This vote of support for mutuals has to be the most underwhelming and overqualified ever. Lest anyone should suggest that it is not really that important, this seems most unlikely given that the sentence is printed not just once in the document but twice, clearly underlining its strategic significance for Labour.

What is most striking about the ‘least worst’ comment is that rather than constituting a step forward, this Action Plan, which Labour saw fit to publish on the eve of the Assembly election, actually presents us with a step back. Unlike the latest Action Plan, the 2009 Social Enterprise Action Plan talked freely about considering whether public functions could be better provided by social enterprises without saying this was only acceptable if the other alternatives were terminating service provision or outsourcing to a private company. Rather than seizing the opportunity of creating a more hospitable environment for the mutual ethic in public service provision, Labour has instead signalled very clearly that, at the end of the day, its sympathies remain squarely with state centralisation.

Given the importance of mutualism to Wales’ identity and heritage, it seems utterly extraordinary that Labour in Wales should have made such a blatant error of judgement. It is shocking to know that in Labour we have a party that sees a mechanism that constitutes an important part of our identity (having been pioneered by a Welshman), as a worse option for public service provision than state centralisation, whose only redeeming feature is that it is not quite as bad as the service ceasing or continuing through a private company. Such a statement profoundly misjudges not only our political economy but also our history and identity as a nation.

The Welsh Conservatives passionately believe that one of the keys to success is securing policies that resonate with and understand the culture. The localism that is so central to the radical tradition of Welsh politics is also central to Welsh Conservative policy and finds expression in our commitments both to promote the mutual and co-operative economy generally and to facilitate the development of public service mutuals where a compelling case can be made for their creation. We will continue to energetically promote our mutuals policy where appropriate not because mutuals are the least worst option but because they are the best option, both for the specific services in question and also because of the way they resonate with and uphold our culture and national identity.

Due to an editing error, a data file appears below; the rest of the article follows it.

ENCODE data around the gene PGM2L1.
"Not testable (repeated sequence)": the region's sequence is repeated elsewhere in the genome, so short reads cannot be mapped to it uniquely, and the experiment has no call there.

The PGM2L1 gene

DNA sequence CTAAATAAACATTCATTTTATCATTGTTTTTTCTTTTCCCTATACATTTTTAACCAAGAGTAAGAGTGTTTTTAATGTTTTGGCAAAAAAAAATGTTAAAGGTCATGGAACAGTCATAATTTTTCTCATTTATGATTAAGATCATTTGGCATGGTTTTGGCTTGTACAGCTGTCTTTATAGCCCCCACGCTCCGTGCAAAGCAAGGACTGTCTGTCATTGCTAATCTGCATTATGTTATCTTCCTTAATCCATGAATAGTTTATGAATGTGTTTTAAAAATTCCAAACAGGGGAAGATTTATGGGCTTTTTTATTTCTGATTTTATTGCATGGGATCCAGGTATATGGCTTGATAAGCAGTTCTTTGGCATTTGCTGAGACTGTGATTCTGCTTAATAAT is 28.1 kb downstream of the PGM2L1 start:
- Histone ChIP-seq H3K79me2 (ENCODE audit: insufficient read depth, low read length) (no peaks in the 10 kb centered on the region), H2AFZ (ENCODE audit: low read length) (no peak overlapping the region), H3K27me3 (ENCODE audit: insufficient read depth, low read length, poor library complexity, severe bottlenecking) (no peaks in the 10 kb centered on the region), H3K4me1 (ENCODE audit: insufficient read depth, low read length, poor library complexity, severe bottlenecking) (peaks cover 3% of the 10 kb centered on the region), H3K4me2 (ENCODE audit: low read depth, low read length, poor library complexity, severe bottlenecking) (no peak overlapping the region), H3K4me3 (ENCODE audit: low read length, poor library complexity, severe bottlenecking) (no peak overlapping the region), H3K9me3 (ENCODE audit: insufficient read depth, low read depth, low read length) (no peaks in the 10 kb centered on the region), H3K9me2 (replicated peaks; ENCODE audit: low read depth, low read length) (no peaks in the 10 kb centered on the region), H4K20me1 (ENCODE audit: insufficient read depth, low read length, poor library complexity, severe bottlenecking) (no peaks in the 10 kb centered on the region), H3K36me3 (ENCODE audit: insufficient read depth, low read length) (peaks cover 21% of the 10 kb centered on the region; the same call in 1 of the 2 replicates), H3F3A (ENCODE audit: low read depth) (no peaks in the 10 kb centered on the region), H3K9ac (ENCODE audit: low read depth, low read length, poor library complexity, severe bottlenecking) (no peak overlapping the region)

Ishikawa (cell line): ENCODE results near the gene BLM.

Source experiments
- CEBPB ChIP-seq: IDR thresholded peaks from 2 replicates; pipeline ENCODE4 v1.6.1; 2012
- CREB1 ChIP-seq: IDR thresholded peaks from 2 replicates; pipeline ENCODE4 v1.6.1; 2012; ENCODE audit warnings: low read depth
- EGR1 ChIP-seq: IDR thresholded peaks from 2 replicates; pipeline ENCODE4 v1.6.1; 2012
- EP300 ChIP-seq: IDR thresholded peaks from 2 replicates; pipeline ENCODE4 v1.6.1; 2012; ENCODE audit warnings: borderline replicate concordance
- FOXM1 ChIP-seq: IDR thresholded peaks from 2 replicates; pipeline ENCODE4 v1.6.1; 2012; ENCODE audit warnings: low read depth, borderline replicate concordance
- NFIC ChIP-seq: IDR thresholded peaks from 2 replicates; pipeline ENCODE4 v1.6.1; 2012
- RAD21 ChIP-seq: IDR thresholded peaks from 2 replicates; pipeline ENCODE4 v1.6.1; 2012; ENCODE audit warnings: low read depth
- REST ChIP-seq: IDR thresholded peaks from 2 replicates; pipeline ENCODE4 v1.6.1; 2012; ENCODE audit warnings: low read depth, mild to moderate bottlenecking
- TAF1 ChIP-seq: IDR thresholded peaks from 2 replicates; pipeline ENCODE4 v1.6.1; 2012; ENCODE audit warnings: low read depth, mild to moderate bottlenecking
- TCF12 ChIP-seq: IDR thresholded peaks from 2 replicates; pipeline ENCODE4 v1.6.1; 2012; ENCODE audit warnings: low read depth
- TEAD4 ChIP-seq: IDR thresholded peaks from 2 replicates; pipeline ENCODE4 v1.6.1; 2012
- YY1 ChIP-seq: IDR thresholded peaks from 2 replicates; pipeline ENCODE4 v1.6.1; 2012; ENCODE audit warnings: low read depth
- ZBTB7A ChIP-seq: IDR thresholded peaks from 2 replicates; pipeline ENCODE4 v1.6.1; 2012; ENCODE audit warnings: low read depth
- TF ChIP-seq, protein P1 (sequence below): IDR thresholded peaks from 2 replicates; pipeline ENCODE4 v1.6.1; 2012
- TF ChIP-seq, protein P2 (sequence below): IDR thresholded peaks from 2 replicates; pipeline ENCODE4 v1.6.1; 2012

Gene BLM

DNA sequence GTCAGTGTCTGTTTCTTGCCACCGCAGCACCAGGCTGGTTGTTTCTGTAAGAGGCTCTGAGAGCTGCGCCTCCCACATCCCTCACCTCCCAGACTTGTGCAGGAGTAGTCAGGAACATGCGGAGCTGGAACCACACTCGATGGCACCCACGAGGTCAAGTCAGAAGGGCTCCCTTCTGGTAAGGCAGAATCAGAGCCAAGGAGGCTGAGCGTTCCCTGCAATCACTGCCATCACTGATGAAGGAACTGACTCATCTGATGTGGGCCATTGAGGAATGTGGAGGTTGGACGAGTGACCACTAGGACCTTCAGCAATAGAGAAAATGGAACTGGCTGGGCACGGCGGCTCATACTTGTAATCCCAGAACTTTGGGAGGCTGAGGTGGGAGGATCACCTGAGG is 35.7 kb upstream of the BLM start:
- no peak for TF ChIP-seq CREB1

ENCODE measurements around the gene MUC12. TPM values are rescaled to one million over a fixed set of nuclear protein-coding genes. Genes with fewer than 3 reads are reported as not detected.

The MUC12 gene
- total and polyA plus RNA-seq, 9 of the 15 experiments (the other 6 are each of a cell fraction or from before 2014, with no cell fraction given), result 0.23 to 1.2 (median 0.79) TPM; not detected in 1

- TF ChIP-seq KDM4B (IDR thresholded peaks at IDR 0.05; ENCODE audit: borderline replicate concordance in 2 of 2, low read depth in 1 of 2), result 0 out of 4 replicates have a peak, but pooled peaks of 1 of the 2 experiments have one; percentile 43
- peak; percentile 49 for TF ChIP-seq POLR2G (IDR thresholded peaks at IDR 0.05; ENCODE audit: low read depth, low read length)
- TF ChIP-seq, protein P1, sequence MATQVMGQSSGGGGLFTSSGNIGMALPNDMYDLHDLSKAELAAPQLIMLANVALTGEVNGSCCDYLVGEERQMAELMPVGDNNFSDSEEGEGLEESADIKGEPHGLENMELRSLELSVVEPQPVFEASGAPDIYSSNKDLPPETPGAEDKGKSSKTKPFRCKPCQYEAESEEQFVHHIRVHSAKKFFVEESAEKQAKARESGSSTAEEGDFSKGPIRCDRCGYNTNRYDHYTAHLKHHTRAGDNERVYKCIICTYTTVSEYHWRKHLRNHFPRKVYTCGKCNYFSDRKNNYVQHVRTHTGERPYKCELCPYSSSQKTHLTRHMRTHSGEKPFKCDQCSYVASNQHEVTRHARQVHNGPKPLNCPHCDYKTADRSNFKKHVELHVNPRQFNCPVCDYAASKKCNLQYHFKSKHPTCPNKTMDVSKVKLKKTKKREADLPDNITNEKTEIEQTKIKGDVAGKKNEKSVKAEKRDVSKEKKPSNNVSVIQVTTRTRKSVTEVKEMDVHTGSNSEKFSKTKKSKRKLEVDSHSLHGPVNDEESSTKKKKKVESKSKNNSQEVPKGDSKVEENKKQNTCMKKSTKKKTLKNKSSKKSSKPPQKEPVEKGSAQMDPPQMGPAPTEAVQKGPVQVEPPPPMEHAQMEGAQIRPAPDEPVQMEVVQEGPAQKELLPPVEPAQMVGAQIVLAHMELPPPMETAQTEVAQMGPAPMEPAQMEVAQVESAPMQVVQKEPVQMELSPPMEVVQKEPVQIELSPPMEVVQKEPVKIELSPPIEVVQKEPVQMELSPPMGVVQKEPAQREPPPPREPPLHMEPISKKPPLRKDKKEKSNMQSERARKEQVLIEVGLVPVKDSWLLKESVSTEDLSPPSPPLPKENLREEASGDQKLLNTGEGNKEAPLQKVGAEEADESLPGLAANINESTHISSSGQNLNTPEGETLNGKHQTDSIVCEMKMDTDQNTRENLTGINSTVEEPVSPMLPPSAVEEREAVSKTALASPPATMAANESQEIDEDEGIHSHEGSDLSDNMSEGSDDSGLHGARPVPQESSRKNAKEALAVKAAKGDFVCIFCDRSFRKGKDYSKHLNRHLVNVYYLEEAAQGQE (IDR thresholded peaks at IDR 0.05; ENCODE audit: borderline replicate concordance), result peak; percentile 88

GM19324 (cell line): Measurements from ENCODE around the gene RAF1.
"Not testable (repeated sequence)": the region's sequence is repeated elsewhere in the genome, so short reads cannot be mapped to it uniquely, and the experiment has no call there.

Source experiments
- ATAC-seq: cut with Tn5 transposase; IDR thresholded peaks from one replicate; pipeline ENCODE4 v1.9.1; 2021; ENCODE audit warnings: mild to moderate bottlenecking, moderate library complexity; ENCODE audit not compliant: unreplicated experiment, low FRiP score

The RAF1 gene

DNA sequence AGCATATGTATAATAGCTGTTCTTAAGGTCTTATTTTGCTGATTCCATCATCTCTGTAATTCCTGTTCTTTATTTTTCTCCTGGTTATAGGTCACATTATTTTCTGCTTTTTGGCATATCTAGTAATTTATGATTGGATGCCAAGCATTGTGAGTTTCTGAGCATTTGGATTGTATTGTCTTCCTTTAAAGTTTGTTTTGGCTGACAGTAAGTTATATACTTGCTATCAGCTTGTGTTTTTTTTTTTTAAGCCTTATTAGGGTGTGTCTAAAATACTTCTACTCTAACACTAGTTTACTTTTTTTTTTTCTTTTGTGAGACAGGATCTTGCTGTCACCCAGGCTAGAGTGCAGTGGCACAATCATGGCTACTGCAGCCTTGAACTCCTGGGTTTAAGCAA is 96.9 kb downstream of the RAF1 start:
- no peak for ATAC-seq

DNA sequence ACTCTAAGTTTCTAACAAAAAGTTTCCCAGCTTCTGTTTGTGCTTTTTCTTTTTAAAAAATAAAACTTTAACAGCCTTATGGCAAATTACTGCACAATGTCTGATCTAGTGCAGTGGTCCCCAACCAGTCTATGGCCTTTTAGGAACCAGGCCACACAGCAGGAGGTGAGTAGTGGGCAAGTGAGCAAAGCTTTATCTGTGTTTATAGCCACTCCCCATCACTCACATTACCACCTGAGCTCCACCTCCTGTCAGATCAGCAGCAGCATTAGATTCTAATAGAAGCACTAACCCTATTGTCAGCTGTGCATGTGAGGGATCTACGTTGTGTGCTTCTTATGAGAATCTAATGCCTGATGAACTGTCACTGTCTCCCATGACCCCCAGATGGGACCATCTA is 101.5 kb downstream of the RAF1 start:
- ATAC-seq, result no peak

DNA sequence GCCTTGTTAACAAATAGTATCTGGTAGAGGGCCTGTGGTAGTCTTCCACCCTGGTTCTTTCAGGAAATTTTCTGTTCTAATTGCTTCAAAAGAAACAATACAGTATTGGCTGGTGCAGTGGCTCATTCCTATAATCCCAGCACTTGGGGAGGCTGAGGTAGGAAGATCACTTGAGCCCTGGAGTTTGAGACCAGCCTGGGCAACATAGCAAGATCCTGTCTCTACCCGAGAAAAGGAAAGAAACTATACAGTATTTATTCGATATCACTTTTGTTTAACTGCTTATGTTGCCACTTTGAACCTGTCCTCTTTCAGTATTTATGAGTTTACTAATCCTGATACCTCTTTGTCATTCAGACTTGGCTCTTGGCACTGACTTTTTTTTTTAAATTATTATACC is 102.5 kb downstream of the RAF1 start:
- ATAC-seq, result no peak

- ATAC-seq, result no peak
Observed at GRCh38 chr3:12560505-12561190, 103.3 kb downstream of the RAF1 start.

In this article the author sets out key findings from his pamphlet ‘Mutuality: Towards a Renewed Welsh Economy & The Renaissance of a Radical Welsh Politics,’ which has just been published and can be accessed at

3 comments on “Mutuals and Co-ops Can Be The Very Best Option!”

  1. Jon Lilley says:

    But what you fail to mention is that you’re not talking about “mutuals” as they’re commonly conceived… Wholly owned by the participants.

    This is simply privatisation by stealth.

  2. alun burge says:

    I can’t help but smile at the Conservative Party referencing William Hazell to justify an argument on mutuals. In reading ‘William Hazell’s Gleaming Vision’ you will have seen the disdain in which Hazell held the Tories. While he was much too proper to have used Bevan’s term ‘lower than vermin’ he would agree that he held them in extremely low regard. Hazell was a socialist. While he disagreed with the form of collective organisation of the coal and other industries used by the 1945 Labour Government, he infinitely preferred that to the free market capitalism which prevailed before and afterwards. As presumably you know from having read the book – but just chose not to say… I wonder why?

  3. Henry Lee Miller says:

    The interest in mutualist economic alternatives to the current dispensation seems to be receiving a steady trickle of attention from ResPublica: as this article indicates, that trickle deserves to become a flood. Co-operatives are the obvious basis for generating movement beyond the entrenched Market/State dichotomy that poisons contemporary political debate. I’d love to see more vocal commitment to this tradition from one of the UK’s major thinktanks.